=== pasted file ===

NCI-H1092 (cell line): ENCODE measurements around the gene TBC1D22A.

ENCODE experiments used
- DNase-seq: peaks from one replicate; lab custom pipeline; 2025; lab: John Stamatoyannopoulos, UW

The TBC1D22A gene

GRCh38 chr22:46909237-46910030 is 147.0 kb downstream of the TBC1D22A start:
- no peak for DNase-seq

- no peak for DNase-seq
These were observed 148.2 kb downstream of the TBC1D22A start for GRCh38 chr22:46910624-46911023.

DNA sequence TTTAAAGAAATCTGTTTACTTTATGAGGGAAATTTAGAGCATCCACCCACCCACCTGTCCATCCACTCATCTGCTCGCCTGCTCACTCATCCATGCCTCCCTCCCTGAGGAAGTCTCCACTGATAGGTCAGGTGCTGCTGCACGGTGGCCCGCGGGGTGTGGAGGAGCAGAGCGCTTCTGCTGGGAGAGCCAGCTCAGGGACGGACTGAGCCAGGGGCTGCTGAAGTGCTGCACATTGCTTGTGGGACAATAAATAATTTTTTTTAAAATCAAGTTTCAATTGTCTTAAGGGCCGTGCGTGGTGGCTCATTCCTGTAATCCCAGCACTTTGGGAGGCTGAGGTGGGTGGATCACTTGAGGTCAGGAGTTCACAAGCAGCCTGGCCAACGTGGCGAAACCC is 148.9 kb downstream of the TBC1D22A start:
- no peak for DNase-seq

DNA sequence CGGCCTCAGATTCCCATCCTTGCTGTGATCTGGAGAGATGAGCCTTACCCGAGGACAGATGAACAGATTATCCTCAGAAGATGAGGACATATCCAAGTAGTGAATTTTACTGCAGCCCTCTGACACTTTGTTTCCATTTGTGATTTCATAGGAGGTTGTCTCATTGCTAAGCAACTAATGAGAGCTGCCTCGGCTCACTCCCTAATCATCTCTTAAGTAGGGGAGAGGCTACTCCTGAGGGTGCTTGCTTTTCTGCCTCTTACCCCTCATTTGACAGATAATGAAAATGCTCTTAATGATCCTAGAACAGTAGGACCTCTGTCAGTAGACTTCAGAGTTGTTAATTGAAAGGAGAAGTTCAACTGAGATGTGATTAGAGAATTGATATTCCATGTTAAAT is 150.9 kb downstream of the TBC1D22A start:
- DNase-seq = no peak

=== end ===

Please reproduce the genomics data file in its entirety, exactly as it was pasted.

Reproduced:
NCI-H1092 (cell line): ENCODE measurements around the gene TBC1D22A.

ENCODE experiments used
- DNase-seq: peaks from one replicate; lab custom pipeline; 2025; lab: John Stamatoyannopoulos, UW

The TBC1D22A gene

GRCh38 chr22:46909237-46910030 is 147.0 kb downstream of the TBC1D22A start:
- no peak for DNase-seq

- no peak for DNase-seq
These were observed 148.2 kb downstream of the TBC1D22A start for GRCh38 chr22:46910624-46911023.

DNA sequence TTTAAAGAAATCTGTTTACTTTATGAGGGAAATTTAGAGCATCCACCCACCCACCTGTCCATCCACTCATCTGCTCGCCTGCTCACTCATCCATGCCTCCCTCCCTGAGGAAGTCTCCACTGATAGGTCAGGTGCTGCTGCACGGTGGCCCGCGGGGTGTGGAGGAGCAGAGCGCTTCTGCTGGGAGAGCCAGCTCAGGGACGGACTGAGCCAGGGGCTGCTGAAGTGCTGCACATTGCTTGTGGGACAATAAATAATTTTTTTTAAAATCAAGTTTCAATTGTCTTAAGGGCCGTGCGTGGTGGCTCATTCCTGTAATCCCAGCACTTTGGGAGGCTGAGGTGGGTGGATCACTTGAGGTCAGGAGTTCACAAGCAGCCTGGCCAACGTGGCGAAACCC is 148.9 kb downstream of the TBC1D22A start:
- no peak for DNase-seq

DNA sequence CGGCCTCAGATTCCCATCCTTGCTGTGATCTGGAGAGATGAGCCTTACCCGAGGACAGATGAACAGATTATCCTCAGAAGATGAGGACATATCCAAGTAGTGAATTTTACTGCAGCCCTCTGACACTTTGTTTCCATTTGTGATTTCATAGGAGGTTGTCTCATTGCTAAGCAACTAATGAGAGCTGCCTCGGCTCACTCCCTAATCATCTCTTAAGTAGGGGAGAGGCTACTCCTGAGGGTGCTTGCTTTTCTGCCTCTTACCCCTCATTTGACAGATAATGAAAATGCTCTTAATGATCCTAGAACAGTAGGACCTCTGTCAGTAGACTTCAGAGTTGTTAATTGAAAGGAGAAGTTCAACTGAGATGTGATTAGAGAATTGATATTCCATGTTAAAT is 150.9 kb downstream of the TBC1D22A start:
- DNase-seq = no peak